We left the island of Malta with the Cinque Terre in our sights - a special part of Italy that hugs the coastline between Pisa and Genoa and is known as the Italian Riviera. It is a protected national park, and while heavily trod upon by tourists, the region remains much as it was for over a thousand years.
Travel challenges within Europe often include strict weight policies and flying Air Malta was no exception. Their requirements caused us to re-jig our checked luggage to meet a very restrictive
20 kg limit (that's about 44 lbs). That also involved wearing our coats so we could stuff our pockets, and jamming our carry-on bags to their maximum capacity. That made our day packs so heavy they could easily flip us on our backs with one false step - and made us comical at security. All this was to avoid the fees for overweight luggage which is about $20. per kilo. For reference we usually travel with 23 kg in our checked bags so we could have been out $120. In reality the same kilos were going to be on the plane anyway, so this was just one of the "almost" fun things we deal with as Nomads.
|Still in love after just one of many bag packing episodes|
Michael is our Chief Travel Planner. I am the Chief Meal Planner. Of course we both hold middle management positions as well, but these two roles are definitely set. As we approach a travel day I plan ahead for what we might eat during the journey. For this particular trip I topped up the snack bag (cookies, nuts, apples, and oranges) and planned on getting pastries and coffee at the airport. The wish list usually includes a Diet Coke for Michael, Gummie Bears for me, bottled water after security clearance and a current English newspaper.
|No matter where we are, a newspaper makes a great travel day read.|
And then the miracle happened. For the first time in a long time, an airline offered a nice sandwich, a cookie and a choice of soft drink for free! Thanks Air Malta - I felt like we just got bumped to Business Class! More often we are left perusing the laminated menus in the seat pockets that offer overpriced fare you wouldn't buy at a gas station - so this seemed quite civilized. I saved our snacks for dinner - although I could have done without the extra weight in my carry on if I'd known.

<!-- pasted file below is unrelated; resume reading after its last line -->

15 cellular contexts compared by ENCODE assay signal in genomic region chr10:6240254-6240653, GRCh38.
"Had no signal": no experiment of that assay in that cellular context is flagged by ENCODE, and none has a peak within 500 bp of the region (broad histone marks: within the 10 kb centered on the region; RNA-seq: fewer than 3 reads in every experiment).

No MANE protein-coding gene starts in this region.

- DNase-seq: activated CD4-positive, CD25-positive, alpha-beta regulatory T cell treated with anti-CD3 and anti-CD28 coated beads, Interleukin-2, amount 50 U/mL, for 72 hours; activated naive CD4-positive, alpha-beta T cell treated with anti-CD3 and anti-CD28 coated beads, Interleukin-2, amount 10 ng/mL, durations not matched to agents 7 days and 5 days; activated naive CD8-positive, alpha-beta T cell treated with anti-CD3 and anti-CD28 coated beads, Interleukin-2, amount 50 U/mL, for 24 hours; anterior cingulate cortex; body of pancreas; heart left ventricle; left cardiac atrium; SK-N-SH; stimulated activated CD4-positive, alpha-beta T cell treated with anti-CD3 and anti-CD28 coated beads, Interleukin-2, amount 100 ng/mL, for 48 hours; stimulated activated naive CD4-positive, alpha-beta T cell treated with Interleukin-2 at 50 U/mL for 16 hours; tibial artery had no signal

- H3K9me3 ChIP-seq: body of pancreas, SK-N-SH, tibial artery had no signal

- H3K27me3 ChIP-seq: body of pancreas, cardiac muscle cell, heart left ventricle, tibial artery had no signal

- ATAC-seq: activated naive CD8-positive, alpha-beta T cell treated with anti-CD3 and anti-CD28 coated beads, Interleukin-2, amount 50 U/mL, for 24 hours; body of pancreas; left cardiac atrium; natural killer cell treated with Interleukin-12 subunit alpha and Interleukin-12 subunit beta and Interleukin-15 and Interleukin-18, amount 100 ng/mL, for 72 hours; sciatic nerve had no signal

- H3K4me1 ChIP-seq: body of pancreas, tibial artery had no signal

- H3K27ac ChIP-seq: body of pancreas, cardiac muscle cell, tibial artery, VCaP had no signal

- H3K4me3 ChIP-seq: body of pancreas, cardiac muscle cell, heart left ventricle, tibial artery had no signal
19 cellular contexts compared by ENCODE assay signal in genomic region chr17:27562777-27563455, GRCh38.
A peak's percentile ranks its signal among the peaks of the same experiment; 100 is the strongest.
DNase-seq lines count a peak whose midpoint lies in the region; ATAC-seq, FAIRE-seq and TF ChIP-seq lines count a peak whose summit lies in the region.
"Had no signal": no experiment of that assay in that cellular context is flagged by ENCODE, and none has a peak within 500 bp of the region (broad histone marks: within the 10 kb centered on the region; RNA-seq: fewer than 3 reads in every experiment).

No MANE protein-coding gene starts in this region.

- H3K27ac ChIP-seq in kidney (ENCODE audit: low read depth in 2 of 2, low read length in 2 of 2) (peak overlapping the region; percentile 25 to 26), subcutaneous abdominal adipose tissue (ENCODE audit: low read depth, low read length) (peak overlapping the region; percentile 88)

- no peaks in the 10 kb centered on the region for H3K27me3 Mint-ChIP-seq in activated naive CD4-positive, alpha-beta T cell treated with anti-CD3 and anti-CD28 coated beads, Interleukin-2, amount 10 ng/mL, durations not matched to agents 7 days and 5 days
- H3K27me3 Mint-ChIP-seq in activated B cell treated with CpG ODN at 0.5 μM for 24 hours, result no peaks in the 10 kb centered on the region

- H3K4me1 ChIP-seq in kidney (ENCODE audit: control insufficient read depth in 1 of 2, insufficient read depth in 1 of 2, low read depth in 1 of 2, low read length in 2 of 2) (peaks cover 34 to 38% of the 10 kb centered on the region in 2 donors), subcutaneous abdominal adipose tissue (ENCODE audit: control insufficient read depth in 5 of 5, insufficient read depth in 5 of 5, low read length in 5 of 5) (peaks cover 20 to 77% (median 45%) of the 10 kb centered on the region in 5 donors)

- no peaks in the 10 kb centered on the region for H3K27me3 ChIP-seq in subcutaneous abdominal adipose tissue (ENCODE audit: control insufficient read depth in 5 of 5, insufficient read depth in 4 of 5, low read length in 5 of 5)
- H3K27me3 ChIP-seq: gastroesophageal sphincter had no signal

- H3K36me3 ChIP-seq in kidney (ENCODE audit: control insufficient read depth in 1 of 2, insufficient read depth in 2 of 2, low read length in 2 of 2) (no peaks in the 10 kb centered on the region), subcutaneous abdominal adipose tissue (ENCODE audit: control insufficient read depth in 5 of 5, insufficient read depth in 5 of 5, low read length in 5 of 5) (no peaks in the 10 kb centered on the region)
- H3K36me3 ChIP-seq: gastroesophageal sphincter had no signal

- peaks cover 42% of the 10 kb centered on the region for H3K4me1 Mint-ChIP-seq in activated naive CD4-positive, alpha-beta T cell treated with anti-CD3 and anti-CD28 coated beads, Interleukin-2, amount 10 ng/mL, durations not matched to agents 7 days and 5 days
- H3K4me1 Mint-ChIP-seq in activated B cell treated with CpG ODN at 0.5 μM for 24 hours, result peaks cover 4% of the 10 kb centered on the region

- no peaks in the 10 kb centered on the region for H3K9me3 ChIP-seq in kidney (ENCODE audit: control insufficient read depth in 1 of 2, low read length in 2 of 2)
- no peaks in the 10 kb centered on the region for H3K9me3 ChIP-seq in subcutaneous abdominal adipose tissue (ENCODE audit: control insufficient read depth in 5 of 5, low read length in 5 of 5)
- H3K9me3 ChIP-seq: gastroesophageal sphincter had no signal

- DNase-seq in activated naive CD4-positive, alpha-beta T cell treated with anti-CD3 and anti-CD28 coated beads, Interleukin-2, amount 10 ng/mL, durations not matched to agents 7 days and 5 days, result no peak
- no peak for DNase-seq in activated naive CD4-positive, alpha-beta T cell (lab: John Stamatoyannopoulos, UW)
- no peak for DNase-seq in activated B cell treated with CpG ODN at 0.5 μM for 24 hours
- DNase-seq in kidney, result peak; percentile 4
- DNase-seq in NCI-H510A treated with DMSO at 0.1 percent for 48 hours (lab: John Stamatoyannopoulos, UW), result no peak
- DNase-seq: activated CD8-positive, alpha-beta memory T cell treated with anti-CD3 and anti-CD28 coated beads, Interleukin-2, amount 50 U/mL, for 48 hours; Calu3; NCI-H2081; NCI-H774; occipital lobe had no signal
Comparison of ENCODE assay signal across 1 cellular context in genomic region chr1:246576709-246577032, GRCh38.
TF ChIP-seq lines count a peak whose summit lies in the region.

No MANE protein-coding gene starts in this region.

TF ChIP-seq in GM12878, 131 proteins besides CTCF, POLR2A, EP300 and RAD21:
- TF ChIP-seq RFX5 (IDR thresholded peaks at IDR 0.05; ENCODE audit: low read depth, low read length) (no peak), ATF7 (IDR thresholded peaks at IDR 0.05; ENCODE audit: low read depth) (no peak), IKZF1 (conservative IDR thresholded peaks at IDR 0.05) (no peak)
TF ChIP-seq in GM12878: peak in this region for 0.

Another thing we've learned as Nomads is to embrace public transportation. With a little extra time and patience you can save a lot of money by taking the local bus, tram or underground. The ticket machines usually have a button for English and the process is intuitive.
We landed in Milan and took a city bus from the airport to the central station to catch our train to Parma. It was a clunky old lady of a train but she got us there! We did need a cab for the next leg to our apartment, and since we didn't have Italian SIM cards yet we asked our driver to call our Airbnb host to let her know we were getting close.
Unfortunately, she was stuck in traffic about an hour away. Our driver wasn't happy to leave us standing on the curb with our luggage in this particular part of town, but there was nothing to be done. I left Michael guarding our bags while I scouted the neighborhood for provisions. I found a great little shop run by a Pakistani family who apparently couldn't get enough of Americans. They are very proud of a brother who owns a Dairy Queen in Denver. They wanted to know ALL about Dairy Queen so I amused them with stories of Little League teams swarming the counters after their games, and admitted my husband bee-lined for a Blizzard whenever we passed a DQ - not that I mind a dip cone.
|Nuns make heavenly gelato!|
|A perfectly formed gelato flower. |
The second best find was a hole in the wall shop near the cathedral where the gelato was made and sold by nuns - each serving was carefully sculpted into a flower, and of course it was heavenly.